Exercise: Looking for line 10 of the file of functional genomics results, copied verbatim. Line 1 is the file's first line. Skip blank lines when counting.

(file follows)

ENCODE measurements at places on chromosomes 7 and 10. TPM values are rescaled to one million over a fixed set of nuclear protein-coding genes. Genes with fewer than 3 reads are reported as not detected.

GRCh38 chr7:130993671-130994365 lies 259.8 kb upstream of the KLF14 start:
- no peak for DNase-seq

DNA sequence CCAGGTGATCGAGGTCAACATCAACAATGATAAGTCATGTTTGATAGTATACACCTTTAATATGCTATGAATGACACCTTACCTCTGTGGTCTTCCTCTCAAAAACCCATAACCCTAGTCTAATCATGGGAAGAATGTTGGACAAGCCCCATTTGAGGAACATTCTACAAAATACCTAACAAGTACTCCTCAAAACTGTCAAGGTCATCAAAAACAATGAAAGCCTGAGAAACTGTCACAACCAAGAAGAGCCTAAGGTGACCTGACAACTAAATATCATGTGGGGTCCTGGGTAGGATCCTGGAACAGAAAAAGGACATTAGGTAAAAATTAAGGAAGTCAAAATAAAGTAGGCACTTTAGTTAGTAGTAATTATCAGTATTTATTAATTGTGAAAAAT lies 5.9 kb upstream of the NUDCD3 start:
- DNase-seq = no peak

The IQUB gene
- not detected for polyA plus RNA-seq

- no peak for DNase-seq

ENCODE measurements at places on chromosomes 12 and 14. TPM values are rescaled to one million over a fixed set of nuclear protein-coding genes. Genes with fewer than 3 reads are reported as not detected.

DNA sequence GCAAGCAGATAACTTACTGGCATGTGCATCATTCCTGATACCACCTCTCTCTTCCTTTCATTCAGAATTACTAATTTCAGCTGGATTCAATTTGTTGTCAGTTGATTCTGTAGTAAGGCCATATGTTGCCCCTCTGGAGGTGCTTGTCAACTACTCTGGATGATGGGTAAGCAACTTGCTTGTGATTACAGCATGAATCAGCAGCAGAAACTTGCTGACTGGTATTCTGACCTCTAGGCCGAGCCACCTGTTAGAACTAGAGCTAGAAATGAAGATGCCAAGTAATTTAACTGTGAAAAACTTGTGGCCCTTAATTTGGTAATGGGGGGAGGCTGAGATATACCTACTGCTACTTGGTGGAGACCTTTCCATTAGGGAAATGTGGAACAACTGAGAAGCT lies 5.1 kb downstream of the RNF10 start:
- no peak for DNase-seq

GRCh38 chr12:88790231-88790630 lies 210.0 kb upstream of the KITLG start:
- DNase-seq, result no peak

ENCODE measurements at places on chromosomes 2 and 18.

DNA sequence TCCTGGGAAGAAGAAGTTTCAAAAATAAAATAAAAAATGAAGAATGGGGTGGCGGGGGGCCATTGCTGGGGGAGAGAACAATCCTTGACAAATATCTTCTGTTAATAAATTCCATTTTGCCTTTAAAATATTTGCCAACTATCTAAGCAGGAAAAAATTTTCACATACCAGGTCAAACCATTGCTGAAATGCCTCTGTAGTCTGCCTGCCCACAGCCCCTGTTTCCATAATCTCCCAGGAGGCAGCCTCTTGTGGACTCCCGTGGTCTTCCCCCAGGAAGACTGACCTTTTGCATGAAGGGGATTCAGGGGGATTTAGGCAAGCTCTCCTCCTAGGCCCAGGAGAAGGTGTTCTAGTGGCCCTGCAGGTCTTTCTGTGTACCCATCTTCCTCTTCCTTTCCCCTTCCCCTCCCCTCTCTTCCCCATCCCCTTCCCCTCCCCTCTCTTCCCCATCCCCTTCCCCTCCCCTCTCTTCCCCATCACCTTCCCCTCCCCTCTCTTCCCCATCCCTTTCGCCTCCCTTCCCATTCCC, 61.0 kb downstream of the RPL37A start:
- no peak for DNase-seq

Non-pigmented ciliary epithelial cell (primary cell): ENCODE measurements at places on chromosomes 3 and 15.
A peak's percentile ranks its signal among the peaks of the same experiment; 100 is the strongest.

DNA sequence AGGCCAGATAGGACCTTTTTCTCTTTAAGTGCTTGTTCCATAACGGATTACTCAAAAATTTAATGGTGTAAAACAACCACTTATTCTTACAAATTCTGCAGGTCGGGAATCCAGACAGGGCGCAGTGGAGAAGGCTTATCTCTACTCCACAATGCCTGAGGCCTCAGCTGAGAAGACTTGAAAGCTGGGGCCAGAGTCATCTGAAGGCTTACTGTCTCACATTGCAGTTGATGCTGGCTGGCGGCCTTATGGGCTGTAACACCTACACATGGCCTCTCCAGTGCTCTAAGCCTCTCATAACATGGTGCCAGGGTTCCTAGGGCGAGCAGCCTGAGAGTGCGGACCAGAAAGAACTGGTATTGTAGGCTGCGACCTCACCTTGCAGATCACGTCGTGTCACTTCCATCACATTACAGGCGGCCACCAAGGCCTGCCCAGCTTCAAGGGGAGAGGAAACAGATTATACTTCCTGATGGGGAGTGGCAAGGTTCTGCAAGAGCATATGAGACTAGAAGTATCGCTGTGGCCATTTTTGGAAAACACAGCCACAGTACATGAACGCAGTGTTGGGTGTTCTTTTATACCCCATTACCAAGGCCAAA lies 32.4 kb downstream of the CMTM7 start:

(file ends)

DNA sequence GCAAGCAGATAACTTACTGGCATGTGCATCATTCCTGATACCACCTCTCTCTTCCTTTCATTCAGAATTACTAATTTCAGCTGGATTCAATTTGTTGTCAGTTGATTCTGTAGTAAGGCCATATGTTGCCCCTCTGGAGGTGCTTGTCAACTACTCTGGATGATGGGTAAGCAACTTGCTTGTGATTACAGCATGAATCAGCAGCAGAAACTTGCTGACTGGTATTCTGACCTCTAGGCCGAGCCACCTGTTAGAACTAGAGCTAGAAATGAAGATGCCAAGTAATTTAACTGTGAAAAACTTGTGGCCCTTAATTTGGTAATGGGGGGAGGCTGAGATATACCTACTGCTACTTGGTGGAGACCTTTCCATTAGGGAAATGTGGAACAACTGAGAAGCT lies 5.1 kb downstream of the RNF10 start: